Authorities are investigating the death of celebrated San Francisco journalist and radio host Ray Taliaferro, whose body was found in a wooded area of western Kentucky, near the Illinois border.
"This is a devastating ending to our search for him over these past weeks," wrote Raphael Taliaferro Jr., one of Taliaferro's three sons, on a GoFundMe page set up by the family. He said the family is working with police in Paducah, Kentucky, where he was found on Sunday afternoon, for more information on his disappearance and death.
Following an autopsy performed on Tuesday, Paducah police said there were no initial signs of foul play involved in Taliaferro's death, but noted the report had not been finalized.
“Preliminary autopsy results confirm Paducah police detectives’ initial findings that foul play is not indicated in the death of Ray Taliaferro,” the release said. “Exposure to the elements may have been a factor in the California man’s death.”
Taliaferro’s wife, who he married six months earlier, first reported his disappearance on Nov. 10 from Massac County, Illinois, where the couple had been visiting. A missing person flyer noted that Taliaferro "may be experiencing disorientation and signs of dementia."
Taliaferro grew up in San Francisco's Hunters Point neighborhood. Considered a trailblazer among black radio personalities, he joined Oakland-based KNEW-AM in 1967 as one of the first black radio show hosts at a major market station.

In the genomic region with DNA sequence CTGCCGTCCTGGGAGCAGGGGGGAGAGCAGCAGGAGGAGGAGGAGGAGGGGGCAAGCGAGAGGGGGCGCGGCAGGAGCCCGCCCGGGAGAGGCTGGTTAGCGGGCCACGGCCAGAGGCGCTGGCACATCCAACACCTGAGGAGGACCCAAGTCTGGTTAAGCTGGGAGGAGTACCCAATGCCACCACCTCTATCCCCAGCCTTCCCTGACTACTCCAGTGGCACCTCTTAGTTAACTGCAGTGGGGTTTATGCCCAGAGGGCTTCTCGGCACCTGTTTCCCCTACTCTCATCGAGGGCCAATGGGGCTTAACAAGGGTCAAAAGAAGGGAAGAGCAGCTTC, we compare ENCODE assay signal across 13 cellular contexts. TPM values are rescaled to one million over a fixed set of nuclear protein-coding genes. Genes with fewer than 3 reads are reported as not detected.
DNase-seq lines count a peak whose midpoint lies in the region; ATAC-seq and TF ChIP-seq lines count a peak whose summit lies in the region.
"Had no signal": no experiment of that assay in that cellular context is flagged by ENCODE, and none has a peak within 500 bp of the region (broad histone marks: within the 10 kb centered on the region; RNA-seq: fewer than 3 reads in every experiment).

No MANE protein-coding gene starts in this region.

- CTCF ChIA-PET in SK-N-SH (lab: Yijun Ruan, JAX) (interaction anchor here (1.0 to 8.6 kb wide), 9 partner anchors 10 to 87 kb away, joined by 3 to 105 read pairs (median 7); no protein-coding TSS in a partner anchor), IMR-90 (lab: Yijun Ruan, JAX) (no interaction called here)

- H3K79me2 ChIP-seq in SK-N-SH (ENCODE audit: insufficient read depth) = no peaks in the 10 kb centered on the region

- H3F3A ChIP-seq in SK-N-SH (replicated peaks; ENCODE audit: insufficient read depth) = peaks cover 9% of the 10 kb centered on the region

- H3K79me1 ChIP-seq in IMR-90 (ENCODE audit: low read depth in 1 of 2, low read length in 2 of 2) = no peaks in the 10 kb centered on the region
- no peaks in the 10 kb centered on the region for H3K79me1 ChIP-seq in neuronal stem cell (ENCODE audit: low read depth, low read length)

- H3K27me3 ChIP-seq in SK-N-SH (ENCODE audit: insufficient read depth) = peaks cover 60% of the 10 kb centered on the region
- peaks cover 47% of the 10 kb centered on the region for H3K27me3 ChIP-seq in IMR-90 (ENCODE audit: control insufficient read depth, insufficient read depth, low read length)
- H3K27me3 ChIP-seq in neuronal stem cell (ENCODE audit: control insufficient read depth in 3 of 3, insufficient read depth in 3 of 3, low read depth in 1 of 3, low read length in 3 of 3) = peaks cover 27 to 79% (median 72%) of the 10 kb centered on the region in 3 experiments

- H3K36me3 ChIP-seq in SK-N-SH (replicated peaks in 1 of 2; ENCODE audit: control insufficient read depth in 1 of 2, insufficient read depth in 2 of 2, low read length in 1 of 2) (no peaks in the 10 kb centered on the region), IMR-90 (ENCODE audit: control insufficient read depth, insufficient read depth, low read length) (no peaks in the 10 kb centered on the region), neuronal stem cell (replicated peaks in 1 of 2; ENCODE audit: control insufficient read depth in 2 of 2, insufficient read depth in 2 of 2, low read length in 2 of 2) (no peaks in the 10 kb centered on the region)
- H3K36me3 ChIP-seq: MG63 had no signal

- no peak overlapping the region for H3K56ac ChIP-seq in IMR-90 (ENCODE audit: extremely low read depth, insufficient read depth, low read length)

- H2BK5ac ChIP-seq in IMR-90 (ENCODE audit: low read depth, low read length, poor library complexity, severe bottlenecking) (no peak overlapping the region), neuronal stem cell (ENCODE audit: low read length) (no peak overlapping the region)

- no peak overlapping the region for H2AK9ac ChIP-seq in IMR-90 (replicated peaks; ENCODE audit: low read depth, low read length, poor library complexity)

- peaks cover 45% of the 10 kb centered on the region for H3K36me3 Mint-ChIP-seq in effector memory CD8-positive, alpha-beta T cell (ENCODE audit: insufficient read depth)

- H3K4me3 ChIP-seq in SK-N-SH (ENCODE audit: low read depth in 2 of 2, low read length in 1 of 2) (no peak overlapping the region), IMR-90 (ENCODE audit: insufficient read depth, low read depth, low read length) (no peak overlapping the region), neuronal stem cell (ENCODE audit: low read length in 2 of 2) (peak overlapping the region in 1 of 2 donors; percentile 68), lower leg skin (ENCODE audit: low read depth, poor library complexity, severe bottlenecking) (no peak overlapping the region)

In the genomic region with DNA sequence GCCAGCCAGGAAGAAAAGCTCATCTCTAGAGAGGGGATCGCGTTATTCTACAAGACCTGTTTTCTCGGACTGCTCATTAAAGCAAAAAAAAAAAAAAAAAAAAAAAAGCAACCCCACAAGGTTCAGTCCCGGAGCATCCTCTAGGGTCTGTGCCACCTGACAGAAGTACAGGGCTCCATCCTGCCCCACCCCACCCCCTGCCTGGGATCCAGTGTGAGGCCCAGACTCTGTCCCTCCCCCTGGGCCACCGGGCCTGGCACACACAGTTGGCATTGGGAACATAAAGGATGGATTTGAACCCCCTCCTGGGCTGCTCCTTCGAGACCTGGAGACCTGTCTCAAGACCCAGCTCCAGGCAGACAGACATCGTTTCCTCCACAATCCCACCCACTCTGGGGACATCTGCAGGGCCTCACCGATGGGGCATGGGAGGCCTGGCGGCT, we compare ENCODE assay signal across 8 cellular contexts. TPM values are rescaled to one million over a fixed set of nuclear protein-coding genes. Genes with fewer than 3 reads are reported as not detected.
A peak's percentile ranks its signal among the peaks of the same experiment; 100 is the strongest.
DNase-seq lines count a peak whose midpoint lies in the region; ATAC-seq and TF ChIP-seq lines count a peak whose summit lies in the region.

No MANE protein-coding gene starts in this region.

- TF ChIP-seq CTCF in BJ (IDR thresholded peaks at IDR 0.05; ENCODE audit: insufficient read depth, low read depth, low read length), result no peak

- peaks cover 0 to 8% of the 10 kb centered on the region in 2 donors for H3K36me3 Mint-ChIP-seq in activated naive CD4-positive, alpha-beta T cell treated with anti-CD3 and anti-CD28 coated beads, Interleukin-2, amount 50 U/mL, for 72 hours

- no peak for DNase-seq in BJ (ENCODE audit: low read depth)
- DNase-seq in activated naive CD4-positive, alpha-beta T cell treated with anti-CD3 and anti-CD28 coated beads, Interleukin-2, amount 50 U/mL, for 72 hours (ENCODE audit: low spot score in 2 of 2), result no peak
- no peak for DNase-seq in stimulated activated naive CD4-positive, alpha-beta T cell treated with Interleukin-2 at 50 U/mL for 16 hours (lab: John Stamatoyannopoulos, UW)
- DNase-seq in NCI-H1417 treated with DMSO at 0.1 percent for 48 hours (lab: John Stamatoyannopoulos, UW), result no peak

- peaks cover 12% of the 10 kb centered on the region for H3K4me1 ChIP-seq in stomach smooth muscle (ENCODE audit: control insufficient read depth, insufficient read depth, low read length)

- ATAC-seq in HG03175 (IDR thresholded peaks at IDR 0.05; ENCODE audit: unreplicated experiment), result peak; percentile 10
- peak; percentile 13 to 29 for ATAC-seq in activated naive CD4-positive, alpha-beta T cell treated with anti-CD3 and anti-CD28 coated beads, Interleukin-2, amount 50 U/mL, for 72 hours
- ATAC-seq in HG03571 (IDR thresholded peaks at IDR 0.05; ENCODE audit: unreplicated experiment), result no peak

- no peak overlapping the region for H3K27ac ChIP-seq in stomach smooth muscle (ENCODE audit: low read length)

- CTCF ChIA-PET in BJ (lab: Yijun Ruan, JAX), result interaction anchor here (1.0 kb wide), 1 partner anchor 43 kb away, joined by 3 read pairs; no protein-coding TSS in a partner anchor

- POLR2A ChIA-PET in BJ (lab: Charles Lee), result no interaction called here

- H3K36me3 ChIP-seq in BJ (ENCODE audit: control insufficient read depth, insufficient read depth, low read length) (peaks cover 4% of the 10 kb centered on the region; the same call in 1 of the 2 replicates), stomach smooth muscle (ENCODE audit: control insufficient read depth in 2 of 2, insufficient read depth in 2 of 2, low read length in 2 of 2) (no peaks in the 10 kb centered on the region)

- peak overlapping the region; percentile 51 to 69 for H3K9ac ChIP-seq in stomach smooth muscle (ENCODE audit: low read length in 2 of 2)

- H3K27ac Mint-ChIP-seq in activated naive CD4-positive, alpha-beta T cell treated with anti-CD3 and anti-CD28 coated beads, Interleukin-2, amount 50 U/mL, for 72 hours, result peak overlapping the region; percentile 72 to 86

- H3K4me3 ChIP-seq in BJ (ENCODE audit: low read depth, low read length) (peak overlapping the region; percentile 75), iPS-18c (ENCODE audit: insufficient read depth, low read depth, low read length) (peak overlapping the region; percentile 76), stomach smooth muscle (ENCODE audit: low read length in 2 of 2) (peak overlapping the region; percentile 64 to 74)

In a career spanning four decades, Taliaferro went on to work as a reporter and news anchor for San Francisco’s KGO-AM and KRON-TV. For 25 years, he hosted a popular public affairs call-in radio show on KGO Newstalk 810. The show aired from 1 a.m. to 5 a.m., five days a week.
"At that hour of the night you’ve got to come off powerful and strong because, if you don’t, there aren’t many who will pick up and call," said his longtime KGO colleague, Ronn Owens. "He understood the business. He was a pro."
Throughout his career, Taliaferro was involved with multiple organizations and causes and received numerous honors for his work as a trailblazing journalist and civil rights advocate. He helped found the National Association of Black Journalists, and was later inducted into its hall of fame.
Taliaferro also served as San Francisco’s first black arts commissioner, briefly headed the local chapter of the NAACP, and helped lead efforts in the fight against leukemia.
“It’s been a wonderful journey for the kid from Hunters Point,” Taliaferro told the Mercury News in 2011.
"[Taliaferro] was one of the more generous, professional, quality people you could imagine," said Owens. "He was a very cultured guy and he was very devoted to causes, [such as diversity]. He was a full man."
“I am deeply saddened to learn of the passing of my friend, Ray Taliaferro," Oakland congresswoman Barbara Lee said in a statement. “Ray was a pioneering journalist who used his platform to shine a light on issues impacting vulnerable and underrepresented communities, especially the African American community. He spoke truth to power both as a journalist and as a civil rights advocate in the Bay Area."